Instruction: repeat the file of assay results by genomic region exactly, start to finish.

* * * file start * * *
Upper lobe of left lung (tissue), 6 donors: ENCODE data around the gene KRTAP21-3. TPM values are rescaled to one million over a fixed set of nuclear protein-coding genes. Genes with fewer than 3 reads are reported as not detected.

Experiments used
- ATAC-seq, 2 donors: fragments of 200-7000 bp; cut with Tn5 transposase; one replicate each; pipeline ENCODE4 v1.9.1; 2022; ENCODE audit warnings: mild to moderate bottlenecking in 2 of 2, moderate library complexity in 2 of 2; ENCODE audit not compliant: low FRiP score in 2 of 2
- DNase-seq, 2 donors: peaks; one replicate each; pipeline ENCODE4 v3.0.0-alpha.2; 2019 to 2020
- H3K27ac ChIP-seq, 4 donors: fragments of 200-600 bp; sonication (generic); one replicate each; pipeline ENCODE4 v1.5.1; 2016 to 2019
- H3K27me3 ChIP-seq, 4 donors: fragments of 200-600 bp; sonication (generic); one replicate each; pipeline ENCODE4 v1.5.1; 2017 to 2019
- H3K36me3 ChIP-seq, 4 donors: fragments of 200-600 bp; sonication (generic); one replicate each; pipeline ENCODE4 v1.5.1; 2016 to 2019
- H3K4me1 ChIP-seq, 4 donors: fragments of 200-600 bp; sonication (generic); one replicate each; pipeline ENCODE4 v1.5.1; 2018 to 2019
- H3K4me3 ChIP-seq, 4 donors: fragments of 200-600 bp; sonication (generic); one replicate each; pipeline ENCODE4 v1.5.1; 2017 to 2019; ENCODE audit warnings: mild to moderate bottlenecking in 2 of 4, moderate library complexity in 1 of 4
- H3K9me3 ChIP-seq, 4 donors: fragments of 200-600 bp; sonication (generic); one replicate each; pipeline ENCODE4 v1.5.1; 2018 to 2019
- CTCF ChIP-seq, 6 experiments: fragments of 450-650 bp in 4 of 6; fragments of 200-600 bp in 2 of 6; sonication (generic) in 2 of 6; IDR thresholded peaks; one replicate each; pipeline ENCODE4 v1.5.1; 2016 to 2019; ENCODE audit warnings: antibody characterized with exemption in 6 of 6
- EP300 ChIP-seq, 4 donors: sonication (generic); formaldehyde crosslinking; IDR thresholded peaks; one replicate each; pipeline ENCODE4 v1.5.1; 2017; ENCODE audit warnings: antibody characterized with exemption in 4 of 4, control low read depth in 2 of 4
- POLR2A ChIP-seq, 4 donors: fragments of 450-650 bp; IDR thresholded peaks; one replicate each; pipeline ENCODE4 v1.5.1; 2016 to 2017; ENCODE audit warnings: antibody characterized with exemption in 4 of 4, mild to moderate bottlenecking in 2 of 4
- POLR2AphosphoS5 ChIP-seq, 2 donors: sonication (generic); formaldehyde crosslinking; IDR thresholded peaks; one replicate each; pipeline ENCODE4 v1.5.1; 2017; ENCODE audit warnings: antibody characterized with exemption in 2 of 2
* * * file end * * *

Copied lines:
Upper lobe of left lung (tissue), 6 donors: ENCODE data around the gene KRTAP21-3. TPM values are rescaled to one million over a fixed set of nuclear protein-coding genes. Genes with fewer than 3 reads are reported as not detected.

Experiments used
- ATAC-seq, 2 donors: fragments of 200-7000 bp; cut with Tn5 transposase; one replicate each; pipeline ENCODE4 v1.9.1; 2022; ENCODE audit warnings: mild to moderate bottlenecking in 2 of 2, moderate library complexity in 2 of 2; ENCODE audit not compliant: low FRiP score in 2 of 2
- DNase-seq, 2 donors: peaks; one replicate each; pipeline ENCODE4 v3.0.0-alpha.2; 2019 to 2020
- H3K27ac ChIP-seq, 4 donors: fragments of 200-600 bp; sonication (generic); one replicate each; pipeline ENCODE4 v1.5.1; 2016 to 2019
- H3K27me3 ChIP-seq, 4 donors: fragments of 200-600 bp; sonication (generic); one replicate each; pipeline ENCODE4 v1.5.1; 2017 to 2019
- H3K36me3 ChIP-seq, 4 donors: fragments of 200-600 bp; sonication (generic); one replicate each; pipeline ENCODE4 v1.5.1; 2016 to 2019
- H3K4me1 ChIP-seq, 4 donors: fragments of 200-600 bp; sonication (generic); one replicate each; pipeline ENCODE4 v1.5.1; 2018 to 2019
- H3K4me3 ChIP-seq, 4 donors: fragments of 200-600 bp; sonication (generic); one replicate each; pipeline ENCODE4 v1.5.1; 2017 to 2019; ENCODE audit warnings: mild to moderate bottlenecking in 2 of 4, moderate library complexity in 1 of 4
- H3K9me3 ChIP-seq, 4 donors: fragments of 200-600 bp; sonication (generic); one replicate each; pipeline ENCODE4 v1.5.1; 2018 to 2019
- CTCF ChIP-seq, 6 experiments: fragments of 450-650 bp in 4 of 6; fragments of 200-600 bp in 2 of 6; sonication (generic) in 2 of 6; IDR thresholded peaks; one replicate each; pipeline ENCODE4 v1.5.1; 2016 to 2019; ENCODE audit warnings: antibody characterized with exemption in 6 of 6
- EP300 ChIP-seq, 4 donors: sonication (generic); formaldehyde crosslinking; IDR thresholded peaks; one replicate each; pipeline ENCODE4 v1.5.1; 2017; ENCODE audit warnings: antibody characterized with exemption in 4 of 4, control low read depth in 2 of 4
- POLR2A ChIP-seq, 4 donors: fragments of 450-650 bp; IDR thresholded peaks; one replicate each; pipeline ENCODE4 v1.5.1; 2016 to 2017; ENCODE audit warnings: antibody characterized with exemption in 4 of 4, mild to moderate bottlenecking in 2 of 4
- POLR2AphosphoS5 ChIP-seq, 2 donors: sonication (generic); formaldehyde crosslinking; IDR thresholded peaks; one replicate each; pipeline ENCODE4 v1.5.1; 2017; ENCODE audit warnings: antibody characterized with exemption in 2 of 2